The World Development Indicators (WDI) is the World Bank's premier annual
compilation of data about development. WDI 2001 includes 800 indicators in 85 tables,
organized in six sections: worldview, people, environment, economy, states and markets,
and global links.
This version of WDI 2001 is for
class room use only:
1.- Introductory information. Preface. Table of Contents. User
2.- World View. Progress toward
the international development goals.
3.- People. Gender, Health, and
4.- Environment. Natural
resources and environmental changes.
5.- Economy. New opportunities for
6.- States and Markets. Digital
7.- Global Links. Evidence on
8.- Methodology and Bibliography. Statistical
methods, data documentation, Bibliography.
For four years the World Development Indicators has reported on progress toward the international
development goals. While the challenge is immense, the prospects for success in some areas are improving.
Between 1990 and 1998 the proportion of people living in extreme poverty fell from 29 to 23 percent
and in China the number in extreme poverty fell by almost 150 million. In Liberia the rate of infant deaths
dropped from 155 per 1,000 live births in 1990 to 113 in 1998, and at least 25 other developing coun-
tries lowered infant mortality rates fast enough to reach the goal for 2015. This is some of the good news.
But other data are more sobering. Despite remarkable success in some countries, none of the inter-
national development goals for health and education is likely, on present trends, to be achieved at the
global level. We are not likely to achieve a two-thirds decline in infant and under-five mortality or a three-
fourths decline in maternal mortality. And we are not likely to have universal primary education by 2015.
With less than 15 years to reach the goals, it is time for renewed and vigorous efforts to make
good on our commitment to free our fellow men, women, and children from the cruel grip of poverty.
That means action by rich and poor alike.
At a time of unprecedented prosperity in developed countries, it is simply unacceptable that more than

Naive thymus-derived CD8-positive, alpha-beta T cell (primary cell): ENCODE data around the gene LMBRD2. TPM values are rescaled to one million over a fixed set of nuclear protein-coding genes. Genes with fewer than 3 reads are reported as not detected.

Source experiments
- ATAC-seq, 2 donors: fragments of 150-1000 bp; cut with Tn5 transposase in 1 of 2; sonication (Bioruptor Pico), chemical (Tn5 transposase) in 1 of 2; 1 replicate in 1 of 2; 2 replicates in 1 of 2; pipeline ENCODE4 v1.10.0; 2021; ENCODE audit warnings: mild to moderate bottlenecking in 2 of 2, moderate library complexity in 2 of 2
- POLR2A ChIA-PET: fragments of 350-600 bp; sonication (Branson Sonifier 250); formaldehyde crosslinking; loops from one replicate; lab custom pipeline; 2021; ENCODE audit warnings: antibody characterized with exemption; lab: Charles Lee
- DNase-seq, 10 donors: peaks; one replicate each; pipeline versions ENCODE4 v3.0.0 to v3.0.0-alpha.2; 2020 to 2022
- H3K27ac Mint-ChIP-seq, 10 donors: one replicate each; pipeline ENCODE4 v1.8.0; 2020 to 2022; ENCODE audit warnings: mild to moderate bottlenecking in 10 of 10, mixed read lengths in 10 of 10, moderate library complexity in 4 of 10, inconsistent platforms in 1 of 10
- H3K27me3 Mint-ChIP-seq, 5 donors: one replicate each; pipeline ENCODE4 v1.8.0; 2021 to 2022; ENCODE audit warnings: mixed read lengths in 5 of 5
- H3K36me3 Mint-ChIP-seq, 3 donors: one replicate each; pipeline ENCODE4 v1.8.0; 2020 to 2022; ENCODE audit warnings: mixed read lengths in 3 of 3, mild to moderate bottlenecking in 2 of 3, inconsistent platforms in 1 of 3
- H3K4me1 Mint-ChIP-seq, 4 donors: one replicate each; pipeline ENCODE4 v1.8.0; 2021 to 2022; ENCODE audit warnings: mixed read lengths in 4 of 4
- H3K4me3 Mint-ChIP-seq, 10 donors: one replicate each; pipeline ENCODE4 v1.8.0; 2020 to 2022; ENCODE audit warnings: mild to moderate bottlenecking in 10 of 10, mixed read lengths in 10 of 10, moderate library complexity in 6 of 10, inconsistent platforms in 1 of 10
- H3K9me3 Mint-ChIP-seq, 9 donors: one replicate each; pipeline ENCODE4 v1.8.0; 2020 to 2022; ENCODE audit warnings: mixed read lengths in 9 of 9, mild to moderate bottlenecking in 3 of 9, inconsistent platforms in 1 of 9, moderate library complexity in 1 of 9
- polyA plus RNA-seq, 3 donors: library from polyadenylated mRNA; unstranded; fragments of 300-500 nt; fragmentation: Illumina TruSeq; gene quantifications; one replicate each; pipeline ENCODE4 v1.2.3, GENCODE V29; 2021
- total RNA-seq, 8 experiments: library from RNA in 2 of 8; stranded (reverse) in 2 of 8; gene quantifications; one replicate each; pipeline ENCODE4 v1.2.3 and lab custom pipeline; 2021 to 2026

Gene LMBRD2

one child of seven in Africa will die before his or her fifth birthday. Now is the time for a concerted appeal
to the heads of government of major aid donors to make clear, once and for all, that development assis-
tance is a vital investment in global peace and security. We must remind them that their current levels
of aid, at some 0.24 percent of gross national income, fall far short of the 0.7 percent target many promised
to meet. That shortfall is $100 billion a year—for millions of children the difference between life and death.
Rich countries must also open their markets and reduce their agricultural subsidies. In 1995 tar-
iffs in high-income countries cost developing countries more than $40 billion. Nontariff barriers and
other forms of trade protection at least double that cost—far in excess of the value of official devel-
opment assistance at $59 billion. Working with developing countries, we must also push ahead with
debt relief. Last year we reached agreements that will bring $34 billion in debt service relief to 22
poor countries. That relief, with its focus on poverty reduction, gives some of the poorest countries
the means and incentives to make real progress in their fight to reduce poverty.
In all these issues we must be judged by results. That is why the statistics in the World Develop-
ment Indicatorsare so important. They remind us that in our work with governments we must widen
the focus beyond growth. We must reduce infant, child, and maternal mortality and increase access
to education, nutrition, and health care. And we must sustain the benefits that flow from the envi-
ronment for future generations. That is what development is truly about. Knowledge and hard facts
can help us do this, and that is why the World Development Indicatorsis such an important tool.
James D. Wolfensohn
The World Bank Group